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Anti-whalers vow bigger Antarctic presence next year

SYDNEY (AFP) -- Militant environmental activists on Saturday vowed to increase their presence in the Southern Ocean next year in their bid to prevent Japanese whalers from killing the giant mammals.

Paul Watson, captain of the Sea Shepherd Conservation Society vessel the Steve Irwin, said his ship had stopped the Japanese fleet from killing whales for three to four weeks but was now forced to return to port to refuel.

Next year he wants to bring two ships into the Antarctic waters.

""We're aiming to come back next year with two ships which will be staggered, so they'll work as a tag team -- once one ship returns to port to refuel, the other ship can be out chasing the fleet,"" he said.

""The best way to stop their criminal action -- because that's what this senseless slaughter is, criminal -- is to keep on them. ""It's going to be very expensive but it will be worth it.""

Japan, which uses a loophole in a 1986 global whaling moratorium that allows lethal research, aims to slaughter about 1,000 whales this year despite strong opposition from Western countries and environmental groups.

Watson said the Japanese had not killed any whales while being tagged by the Steve Irwin and he was satisfied he would be able to prevent them from killing for seven weeks by the time the hunt was over. ""Our actions are going to have a significant impact on the Japanese quota,"" he told Australian Associated Press.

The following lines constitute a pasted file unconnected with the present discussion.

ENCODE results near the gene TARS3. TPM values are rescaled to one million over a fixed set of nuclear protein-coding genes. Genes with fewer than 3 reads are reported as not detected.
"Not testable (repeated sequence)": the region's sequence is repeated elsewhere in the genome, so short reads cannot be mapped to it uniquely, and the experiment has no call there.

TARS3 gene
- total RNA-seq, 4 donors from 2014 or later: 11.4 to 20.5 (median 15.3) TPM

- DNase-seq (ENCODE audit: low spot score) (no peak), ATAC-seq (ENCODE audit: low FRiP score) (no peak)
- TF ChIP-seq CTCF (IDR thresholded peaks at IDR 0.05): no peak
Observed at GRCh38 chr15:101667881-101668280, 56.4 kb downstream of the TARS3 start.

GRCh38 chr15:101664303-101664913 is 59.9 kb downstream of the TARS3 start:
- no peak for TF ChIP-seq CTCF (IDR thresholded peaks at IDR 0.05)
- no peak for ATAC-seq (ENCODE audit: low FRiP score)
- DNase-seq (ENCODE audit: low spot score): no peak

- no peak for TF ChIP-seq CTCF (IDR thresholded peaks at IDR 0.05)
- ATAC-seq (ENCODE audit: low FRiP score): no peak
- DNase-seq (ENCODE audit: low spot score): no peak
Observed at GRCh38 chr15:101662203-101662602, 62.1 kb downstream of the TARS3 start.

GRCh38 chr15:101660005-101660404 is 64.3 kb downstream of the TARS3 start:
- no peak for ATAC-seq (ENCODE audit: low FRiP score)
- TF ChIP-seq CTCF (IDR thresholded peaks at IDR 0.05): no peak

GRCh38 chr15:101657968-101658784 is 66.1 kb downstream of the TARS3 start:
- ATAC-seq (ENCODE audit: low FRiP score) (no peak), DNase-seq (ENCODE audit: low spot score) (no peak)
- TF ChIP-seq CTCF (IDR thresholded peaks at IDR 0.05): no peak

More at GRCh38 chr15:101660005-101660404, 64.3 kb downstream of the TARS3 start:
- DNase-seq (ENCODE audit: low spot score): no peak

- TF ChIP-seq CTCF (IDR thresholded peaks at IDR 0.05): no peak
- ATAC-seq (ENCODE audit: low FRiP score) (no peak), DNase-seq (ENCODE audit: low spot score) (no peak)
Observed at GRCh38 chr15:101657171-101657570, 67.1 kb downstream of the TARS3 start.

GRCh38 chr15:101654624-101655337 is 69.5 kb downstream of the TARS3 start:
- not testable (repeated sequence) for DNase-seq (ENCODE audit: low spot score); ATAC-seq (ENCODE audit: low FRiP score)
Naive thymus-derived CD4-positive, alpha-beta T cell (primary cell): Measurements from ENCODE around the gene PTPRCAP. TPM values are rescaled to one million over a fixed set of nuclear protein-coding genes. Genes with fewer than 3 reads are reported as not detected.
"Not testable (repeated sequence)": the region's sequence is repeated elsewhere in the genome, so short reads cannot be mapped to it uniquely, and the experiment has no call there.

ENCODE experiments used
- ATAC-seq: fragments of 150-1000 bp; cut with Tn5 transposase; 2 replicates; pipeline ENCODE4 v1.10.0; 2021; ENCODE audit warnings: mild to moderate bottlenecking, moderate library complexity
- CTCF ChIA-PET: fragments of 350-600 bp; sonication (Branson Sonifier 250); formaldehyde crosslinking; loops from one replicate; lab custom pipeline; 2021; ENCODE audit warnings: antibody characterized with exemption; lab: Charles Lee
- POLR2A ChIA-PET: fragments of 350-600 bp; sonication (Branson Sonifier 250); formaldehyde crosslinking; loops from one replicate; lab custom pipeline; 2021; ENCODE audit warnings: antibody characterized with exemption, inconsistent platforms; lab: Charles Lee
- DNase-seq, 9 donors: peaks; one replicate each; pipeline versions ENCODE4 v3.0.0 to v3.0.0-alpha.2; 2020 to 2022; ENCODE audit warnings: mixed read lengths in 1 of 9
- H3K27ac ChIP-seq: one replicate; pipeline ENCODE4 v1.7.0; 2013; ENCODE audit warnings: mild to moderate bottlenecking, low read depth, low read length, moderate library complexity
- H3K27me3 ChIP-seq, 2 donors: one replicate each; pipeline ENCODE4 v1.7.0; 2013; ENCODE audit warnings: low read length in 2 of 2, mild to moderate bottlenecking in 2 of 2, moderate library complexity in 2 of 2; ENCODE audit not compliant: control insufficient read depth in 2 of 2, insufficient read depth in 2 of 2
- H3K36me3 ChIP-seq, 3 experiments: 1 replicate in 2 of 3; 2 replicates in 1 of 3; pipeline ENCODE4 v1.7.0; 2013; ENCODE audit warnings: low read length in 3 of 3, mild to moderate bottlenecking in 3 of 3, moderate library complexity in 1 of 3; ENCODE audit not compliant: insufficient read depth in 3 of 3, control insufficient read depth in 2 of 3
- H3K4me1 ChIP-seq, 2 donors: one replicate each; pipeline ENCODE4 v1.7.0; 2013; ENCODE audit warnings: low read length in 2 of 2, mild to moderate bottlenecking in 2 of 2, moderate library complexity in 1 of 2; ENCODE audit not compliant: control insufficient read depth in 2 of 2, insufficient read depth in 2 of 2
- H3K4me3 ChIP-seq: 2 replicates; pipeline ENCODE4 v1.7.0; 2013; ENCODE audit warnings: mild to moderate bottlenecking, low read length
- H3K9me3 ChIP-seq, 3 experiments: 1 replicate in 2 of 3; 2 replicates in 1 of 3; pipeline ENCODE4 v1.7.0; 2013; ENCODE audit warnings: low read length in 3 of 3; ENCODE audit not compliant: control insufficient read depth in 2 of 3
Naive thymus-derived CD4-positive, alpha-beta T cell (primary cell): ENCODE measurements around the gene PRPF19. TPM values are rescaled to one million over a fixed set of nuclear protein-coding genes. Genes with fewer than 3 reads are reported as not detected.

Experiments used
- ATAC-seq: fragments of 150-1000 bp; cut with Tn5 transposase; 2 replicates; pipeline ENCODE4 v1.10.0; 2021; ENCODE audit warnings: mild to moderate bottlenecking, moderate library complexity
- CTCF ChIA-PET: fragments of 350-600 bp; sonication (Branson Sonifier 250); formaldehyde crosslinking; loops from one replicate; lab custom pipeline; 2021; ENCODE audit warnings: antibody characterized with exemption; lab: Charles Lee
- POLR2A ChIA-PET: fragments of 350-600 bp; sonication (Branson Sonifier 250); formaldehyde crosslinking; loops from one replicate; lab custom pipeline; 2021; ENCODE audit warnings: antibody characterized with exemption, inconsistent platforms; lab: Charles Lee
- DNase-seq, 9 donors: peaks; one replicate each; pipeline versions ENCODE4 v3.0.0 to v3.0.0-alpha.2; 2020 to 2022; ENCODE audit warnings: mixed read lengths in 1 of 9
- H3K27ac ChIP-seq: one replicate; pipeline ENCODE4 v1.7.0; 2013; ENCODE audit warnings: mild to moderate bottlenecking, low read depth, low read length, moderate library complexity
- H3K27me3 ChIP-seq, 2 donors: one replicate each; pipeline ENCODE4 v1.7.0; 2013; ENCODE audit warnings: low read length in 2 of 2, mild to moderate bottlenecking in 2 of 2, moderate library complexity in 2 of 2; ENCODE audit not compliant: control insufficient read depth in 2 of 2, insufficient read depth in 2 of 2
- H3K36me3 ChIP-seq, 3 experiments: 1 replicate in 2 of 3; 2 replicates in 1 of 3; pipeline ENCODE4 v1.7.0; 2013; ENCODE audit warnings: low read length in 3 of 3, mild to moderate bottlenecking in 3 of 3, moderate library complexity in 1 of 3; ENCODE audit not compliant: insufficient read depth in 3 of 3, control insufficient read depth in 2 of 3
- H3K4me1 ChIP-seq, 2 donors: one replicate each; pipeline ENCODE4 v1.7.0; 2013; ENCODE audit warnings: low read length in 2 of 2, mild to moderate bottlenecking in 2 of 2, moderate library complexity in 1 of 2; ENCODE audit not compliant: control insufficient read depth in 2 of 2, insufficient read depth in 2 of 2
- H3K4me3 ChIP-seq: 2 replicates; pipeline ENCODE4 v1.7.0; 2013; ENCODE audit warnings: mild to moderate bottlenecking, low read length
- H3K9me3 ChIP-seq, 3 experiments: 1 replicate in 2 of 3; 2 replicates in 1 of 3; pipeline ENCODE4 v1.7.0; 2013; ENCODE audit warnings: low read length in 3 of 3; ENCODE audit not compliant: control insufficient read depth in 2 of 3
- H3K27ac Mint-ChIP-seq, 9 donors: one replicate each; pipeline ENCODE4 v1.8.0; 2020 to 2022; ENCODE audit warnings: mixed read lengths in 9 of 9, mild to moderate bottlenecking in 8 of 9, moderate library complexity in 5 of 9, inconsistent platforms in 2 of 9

Sea Shepherd's Steve Irwin, along with the Greenpeace vessel Esperanza, pulled out of the pursuit this week to head back to port to refuel.

The Japanese reportedly began killing whales soon after, prompting Australian Foreign Minister Stephen Smith to voice his ""disappointment"" during a meeting with his counterpart in Tokyo late Thursday.

The Sea Shepherd made international headlines last month when two of its activists boarded one of the Japanese ships and were later removed by an Australian Customs boat -- a tactic Watson said could be repeated.

""The circumstances dictate the tactics we use, but boarding one of their ships again might be a possibility,"" he said. ""By far the most effective method is to keep chasing the fleet. They cannot do anything while we are following them and getting in their way.""


 

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